Literature and Politics
T he Harlem Renaissance emerged during turbulent political times for the world, for the United States, and for black Americans. World War I and the Bolshevik Revolution had left the world in turmoil and provided stimulus for the anticolonial movements that would take root throughout the third world. In the United States two decades of progressive reform had ended in the often vicious reaction of 1919 -- the red scare, the race riots, and the isolationism -- which led to the political retrenchment of the twenties under generally conservative Republican administrations. Frustrated by a general lack of racial progress under the progressives, stunned by racial violence during and following the war, but armed with new civil rights organizations, blacks confronted the decade with new determination. The twenties would witness the beginning of a long, legal struggle against political disenfranchisement in the South, and a reevaluation of traditional black political alignments in the North. At the same time feminists, flush with victory in their long struggle for suffrage, faced more subtle and less dramatic obstacles to their quest for equality. Finally, the ghettoization of American cities, the persistence of poverty in the midst of prosperity, and the disproportionate involvement of blacks in both of these processes challenged perceptions about the effectiveness of the American system. While the Harlem Renaissance was not a political movement, its participants were affected by the political world around them and reacted in varying ways to their political environment.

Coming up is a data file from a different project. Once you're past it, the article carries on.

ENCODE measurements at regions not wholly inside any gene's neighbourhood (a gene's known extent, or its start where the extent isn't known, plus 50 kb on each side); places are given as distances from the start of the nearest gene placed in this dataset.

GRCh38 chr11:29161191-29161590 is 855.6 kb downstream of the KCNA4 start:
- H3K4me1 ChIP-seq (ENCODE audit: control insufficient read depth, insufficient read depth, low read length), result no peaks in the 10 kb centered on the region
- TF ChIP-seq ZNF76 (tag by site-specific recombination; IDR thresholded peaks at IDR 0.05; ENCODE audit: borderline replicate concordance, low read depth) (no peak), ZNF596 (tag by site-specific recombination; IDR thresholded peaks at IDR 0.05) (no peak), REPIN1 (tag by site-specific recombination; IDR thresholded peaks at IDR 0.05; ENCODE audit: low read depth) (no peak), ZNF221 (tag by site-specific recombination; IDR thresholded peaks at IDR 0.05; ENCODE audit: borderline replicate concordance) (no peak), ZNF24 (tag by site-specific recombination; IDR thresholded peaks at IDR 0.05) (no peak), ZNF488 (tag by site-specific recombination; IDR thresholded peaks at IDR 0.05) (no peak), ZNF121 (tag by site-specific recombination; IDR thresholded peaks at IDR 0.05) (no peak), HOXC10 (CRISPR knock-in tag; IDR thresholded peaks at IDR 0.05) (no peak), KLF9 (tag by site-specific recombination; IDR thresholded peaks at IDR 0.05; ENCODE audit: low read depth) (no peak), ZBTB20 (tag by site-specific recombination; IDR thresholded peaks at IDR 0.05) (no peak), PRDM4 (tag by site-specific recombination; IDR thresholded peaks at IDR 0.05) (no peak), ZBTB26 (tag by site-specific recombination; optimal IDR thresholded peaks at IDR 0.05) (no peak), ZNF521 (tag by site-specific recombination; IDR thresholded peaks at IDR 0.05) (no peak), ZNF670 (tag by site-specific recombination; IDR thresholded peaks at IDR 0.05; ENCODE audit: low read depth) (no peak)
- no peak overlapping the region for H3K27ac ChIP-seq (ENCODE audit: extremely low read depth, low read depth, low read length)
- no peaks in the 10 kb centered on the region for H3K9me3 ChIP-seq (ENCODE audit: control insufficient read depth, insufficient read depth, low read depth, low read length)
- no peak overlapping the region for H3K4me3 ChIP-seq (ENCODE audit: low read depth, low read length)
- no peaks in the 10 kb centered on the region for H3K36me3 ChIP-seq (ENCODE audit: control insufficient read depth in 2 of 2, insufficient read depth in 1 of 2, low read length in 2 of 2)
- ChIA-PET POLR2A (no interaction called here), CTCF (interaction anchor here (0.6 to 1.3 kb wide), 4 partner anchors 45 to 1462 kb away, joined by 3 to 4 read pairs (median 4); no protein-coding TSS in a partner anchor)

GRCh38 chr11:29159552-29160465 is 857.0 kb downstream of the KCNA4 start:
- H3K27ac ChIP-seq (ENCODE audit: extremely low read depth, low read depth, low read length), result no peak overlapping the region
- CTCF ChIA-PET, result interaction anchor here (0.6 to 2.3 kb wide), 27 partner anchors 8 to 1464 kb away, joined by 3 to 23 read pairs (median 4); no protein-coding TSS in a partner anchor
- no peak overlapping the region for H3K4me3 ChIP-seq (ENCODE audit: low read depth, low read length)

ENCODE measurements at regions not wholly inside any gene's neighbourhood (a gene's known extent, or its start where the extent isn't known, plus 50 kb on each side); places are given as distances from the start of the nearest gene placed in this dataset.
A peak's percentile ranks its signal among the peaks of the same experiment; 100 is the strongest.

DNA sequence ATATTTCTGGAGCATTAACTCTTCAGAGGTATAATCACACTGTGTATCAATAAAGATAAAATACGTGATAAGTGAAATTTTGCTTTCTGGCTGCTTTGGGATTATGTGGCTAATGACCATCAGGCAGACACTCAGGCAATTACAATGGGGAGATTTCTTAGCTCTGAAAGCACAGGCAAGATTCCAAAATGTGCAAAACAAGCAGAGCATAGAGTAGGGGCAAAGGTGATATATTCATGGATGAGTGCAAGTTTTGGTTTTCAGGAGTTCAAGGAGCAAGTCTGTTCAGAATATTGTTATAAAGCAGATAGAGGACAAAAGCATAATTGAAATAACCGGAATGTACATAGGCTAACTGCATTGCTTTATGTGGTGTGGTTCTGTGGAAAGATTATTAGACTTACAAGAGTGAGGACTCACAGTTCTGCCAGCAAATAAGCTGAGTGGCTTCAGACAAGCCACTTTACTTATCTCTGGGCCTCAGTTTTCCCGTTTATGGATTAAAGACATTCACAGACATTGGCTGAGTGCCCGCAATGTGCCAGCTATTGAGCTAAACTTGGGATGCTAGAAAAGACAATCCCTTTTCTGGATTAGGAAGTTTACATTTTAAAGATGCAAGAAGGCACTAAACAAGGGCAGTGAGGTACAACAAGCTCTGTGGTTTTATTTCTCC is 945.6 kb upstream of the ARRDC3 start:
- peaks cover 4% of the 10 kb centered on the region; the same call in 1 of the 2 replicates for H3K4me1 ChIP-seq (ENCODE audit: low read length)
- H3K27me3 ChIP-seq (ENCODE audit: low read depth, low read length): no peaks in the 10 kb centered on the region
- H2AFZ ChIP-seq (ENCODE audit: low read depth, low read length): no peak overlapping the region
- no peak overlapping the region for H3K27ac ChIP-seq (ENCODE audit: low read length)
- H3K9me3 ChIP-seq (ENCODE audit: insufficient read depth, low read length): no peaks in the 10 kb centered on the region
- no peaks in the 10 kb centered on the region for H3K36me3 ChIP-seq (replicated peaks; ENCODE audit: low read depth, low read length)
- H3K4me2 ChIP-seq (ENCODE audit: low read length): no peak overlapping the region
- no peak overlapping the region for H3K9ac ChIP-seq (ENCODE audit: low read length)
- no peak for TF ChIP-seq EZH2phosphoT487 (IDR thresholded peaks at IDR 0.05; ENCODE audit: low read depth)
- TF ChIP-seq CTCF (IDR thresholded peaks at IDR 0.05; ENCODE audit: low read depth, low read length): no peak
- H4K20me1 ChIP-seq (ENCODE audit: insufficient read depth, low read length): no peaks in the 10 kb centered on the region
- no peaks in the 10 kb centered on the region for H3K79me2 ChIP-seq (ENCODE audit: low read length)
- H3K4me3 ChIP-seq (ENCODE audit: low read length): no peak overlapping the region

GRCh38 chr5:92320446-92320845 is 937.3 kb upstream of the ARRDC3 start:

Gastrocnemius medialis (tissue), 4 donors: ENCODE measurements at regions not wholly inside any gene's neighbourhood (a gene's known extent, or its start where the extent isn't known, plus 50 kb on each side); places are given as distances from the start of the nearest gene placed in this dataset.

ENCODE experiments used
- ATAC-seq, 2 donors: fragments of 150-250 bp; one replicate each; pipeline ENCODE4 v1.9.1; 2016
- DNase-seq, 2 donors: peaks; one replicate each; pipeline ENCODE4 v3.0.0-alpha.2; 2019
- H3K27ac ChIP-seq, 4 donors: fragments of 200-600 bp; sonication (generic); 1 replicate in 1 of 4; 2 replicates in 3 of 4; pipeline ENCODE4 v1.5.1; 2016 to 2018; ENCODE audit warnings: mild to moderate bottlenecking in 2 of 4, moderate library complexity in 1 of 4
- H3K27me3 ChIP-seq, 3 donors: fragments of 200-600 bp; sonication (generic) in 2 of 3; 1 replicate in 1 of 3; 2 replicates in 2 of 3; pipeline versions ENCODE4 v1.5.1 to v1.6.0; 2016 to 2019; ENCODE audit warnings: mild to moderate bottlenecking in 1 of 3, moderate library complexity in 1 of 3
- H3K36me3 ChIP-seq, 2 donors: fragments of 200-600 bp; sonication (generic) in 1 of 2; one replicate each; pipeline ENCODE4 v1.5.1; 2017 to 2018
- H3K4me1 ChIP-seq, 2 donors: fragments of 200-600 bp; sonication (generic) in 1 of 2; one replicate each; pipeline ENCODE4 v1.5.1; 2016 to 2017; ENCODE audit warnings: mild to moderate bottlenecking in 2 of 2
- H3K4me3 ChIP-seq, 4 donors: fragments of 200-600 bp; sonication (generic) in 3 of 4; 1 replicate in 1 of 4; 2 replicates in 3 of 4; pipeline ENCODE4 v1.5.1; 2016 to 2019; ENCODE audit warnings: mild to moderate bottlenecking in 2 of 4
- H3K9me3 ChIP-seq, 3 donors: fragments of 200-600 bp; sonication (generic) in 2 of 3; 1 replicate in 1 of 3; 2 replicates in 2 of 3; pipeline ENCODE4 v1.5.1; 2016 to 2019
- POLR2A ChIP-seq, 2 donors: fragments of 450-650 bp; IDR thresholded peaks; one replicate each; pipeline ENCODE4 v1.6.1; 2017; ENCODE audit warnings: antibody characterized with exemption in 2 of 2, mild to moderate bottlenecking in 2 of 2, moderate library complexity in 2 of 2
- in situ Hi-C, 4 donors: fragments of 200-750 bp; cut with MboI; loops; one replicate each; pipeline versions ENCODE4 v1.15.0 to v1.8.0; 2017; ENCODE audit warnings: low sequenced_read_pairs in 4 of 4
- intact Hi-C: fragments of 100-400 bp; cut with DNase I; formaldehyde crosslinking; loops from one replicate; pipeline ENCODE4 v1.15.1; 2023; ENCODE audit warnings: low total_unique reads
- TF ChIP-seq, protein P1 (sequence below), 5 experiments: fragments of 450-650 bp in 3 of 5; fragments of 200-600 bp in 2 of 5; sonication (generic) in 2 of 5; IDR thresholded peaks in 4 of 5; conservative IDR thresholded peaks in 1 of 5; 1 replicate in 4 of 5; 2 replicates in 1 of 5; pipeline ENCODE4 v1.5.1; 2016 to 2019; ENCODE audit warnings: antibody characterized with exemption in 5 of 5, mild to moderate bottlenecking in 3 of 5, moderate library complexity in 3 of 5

The most obvious way that black writers addressed political issues was through political and protest writings. Claude McKay, for example, expressed his anger toward the race riots of 1919 in his sonnet, "If We Must Die," and urged blacks to meet violence with violence, defying the odds and gaining dignity in their struggle: "Like men we'll face the murderous, cowardly pack, / Pressed to the wall, dying, but fighting back!" James Weldon Johnson, in poems like "Fifty Years," Langston Hughes, especially in his radical poetry of the early 1930s, and Arna Bontemps in "A"